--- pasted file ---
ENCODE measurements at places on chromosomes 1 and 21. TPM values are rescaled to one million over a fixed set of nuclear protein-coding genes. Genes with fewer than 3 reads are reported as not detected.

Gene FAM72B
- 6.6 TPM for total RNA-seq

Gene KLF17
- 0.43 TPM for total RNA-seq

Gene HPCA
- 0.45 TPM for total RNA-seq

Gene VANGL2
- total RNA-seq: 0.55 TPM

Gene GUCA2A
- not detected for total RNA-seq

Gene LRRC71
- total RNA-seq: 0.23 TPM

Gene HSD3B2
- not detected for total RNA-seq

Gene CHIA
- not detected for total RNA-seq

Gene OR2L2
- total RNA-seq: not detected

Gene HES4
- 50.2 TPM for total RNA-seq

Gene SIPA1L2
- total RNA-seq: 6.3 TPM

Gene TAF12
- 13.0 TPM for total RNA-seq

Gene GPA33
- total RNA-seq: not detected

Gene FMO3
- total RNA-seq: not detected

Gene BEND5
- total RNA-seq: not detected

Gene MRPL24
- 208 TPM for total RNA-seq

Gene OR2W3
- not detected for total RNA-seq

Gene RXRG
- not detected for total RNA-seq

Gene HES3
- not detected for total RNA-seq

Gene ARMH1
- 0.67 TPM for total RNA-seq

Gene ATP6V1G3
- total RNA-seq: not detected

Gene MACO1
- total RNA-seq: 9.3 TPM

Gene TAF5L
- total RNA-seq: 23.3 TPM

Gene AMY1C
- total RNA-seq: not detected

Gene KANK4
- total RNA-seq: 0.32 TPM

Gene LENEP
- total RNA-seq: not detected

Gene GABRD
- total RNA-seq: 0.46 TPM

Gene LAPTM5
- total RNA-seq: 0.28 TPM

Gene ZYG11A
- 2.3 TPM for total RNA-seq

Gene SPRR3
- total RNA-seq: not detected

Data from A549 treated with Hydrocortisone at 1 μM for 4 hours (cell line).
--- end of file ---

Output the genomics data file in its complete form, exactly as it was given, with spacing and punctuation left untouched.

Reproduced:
ENCODE measurements at places on chromosomes 1 and 21. TPM values are rescaled to one million over a fixed set of nuclear protein-coding genes. Genes with fewer than 3 reads are reported as not detected.

Gene FAM72B
- 6.6 TPM for total RNA-seq

Gene KLF17
- 0.43 TPM for total RNA-seq

Gene HPCA
- 0.45 TPM for total RNA-seq

Gene VANGL2
- total RNA-seq: 0.55 TPM

Gene GUCA2A
- not detected for total RNA-seq

Gene LRRC71
- total RNA-seq: 0.23 TPM

Gene HSD3B2
- not detected for total RNA-seq

Gene CHIA
- not detected for total RNA-seq

Gene OR2L2
- total RNA-seq: not detected

Gene HES4
- 50.2 TPM for total RNA-seq

Gene SIPA1L2
- total RNA-seq: 6.3 TPM

Gene TAF12
- 13.0 TPM for total RNA-seq

Gene GPA33
- total RNA-seq: not detected

Gene FMO3
- total RNA-seq: not detected

Gene BEND5
- total RNA-seq: not detected

Gene MRPL24
- 208 TPM for total RNA-seq

Gene OR2W3
- not detected for total RNA-seq

Gene RXRG
- not detected for total RNA-seq

Gene HES3
- not detected for total RNA-seq

Gene ARMH1
- 0.67 TPM for total RNA-seq

Gene ATP6V1G3
- total RNA-seq: not detected

Gene MACO1
- total RNA-seq: 9.3 TPM

Gene TAF5L
- total RNA-seq: 23.3 TPM

Gene AMY1C
- total RNA-seq: not detected

Gene KANK4
- total RNA-seq: 0.32 TPM

Gene LENEP
- total RNA-seq: not detected

Gene GABRD
- total RNA-seq: 0.46 TPM

Gene LAPTM5
- total RNA-seq: 0.28 TPM

Gene ZYG11A
- 2.3 TPM for total RNA-seq

Gene SPRR3
- total RNA-seq: not detected

Data from A549 treated with Hydrocortisone at 1 μM for 4 hours (cell line).